The process of creating the data file is interesting in itself. From the outset, IMLS invited interested museum organizations to engage in the process – recommending additional sites, updating data, and otherwise contributing to the development process. The approach was to cast “a very broad net, include data from many different sources, and keep the records open to the public so the issues can be explored and discussed.” Short-term plans are to convene representatives of museum service organizations, museum faculty and other museum professionals in Spring 2015 to discuss next steps.

Patrick John-Murray has created US Museums Explorer, an app to complement the data file. (http://museums.hackingthehumanities.org) Each entry is linked with a Wikipedia entry – If no entry is found the site displays an invitation for users to create a new Wikipedia entry – or to update the existing entry. Enthusiastic designer Murray-John is there to help. Anyone interested in getting involved is welcome to Tweet @patrick_mj, who writes “I built this [US Museums Explorer] because I love data, making data useful, and getting cultural heritage data out in the open and sharing it.”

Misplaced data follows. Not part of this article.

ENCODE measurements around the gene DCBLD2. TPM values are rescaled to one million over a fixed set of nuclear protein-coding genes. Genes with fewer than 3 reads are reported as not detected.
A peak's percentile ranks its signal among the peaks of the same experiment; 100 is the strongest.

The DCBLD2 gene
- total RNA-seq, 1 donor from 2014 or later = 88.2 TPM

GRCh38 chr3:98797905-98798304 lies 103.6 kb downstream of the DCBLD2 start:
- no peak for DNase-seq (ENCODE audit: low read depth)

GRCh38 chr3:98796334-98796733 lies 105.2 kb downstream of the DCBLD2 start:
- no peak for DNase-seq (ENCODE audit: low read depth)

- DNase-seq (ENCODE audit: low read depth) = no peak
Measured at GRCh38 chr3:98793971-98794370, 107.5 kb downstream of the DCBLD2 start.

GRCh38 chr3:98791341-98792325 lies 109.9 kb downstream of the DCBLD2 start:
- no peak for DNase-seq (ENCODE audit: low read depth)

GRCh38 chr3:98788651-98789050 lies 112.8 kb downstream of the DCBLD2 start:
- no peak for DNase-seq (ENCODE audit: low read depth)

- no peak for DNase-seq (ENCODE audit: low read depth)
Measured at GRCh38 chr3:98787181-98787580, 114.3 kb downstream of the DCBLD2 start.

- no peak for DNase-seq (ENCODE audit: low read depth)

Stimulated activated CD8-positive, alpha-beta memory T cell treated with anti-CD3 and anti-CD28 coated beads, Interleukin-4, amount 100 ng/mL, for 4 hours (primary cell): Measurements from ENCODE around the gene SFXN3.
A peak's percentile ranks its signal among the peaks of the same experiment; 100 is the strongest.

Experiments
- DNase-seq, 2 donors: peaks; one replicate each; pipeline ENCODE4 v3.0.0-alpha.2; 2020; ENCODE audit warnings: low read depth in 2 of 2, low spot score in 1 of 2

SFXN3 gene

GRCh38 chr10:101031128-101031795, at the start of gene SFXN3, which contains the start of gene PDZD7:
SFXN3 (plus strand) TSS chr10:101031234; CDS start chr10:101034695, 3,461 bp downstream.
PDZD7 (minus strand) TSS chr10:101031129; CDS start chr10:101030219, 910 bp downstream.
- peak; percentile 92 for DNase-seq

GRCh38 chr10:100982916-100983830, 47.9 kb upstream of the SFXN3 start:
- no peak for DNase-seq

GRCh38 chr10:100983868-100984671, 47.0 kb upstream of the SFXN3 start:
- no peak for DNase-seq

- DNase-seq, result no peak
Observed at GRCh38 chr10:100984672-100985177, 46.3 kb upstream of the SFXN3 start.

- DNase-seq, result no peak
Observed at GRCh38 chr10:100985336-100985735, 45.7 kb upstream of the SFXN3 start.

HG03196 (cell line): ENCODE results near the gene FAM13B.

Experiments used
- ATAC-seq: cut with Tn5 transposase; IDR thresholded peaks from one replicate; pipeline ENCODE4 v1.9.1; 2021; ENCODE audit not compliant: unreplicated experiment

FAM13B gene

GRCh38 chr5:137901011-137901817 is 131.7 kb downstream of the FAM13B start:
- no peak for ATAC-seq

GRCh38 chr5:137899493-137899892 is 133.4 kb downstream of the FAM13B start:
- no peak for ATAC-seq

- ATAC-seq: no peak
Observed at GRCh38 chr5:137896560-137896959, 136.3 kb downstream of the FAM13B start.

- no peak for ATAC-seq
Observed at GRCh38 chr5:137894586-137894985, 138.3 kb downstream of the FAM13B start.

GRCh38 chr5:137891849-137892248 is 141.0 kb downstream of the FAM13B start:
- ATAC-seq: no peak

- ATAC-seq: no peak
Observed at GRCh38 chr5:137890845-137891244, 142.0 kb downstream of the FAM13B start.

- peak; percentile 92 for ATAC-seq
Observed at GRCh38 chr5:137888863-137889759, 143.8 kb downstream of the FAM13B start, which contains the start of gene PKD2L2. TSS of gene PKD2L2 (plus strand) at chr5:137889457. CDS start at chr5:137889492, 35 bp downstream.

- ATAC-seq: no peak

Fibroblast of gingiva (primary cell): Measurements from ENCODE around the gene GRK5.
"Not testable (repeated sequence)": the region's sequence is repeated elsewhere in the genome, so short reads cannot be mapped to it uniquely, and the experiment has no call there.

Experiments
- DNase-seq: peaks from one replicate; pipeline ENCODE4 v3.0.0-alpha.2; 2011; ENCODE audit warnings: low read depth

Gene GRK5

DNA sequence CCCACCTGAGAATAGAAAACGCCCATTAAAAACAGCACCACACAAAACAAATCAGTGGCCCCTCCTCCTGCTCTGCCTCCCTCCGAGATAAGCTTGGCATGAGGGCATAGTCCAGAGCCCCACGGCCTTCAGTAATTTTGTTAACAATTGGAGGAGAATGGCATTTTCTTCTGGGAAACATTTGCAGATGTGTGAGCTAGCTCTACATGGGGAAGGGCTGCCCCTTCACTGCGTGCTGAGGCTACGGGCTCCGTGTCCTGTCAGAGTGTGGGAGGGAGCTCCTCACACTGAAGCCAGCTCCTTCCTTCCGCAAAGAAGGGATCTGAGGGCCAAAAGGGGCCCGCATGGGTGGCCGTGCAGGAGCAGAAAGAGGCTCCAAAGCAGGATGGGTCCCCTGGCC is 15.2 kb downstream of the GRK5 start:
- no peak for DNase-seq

Checking the resource may add some new sites to your local museum agenda – or get you started thinking about what’s out there to be explored when Spring vacation comes!



Historians Make History as They Gather in St. Paul

Though history’s always in the making in St. Paul the saintly city is more than ever abuzz this week with curators, archivists, preservation and conservation experts, scholars, digitizers, funders and dedicated historians of every stripe.   It’s impossible to categorize, much less describe, the thousand-plus committed attendees at the annual conference of the American Association for State and Local History meeting this week at the Crowne Plaza on the banks of the Mississippi (if you don’t count the Kellogg Boulevard speedway….)

“Greater than the Sum of Our Parts” is the intriguing theme of the conference. A few hours in the exhibits gives meaning to the phrase – the exhibitors reflect the diverse and interdependent functions that comprise the complex world of these stewards of the narrative of the nation’s towns, states and regions. The robust agenda includes programs and tours on corporate history, museums, archives, court and legal history, classrooms, interpretive centers, historic homes, military history, religious history and more.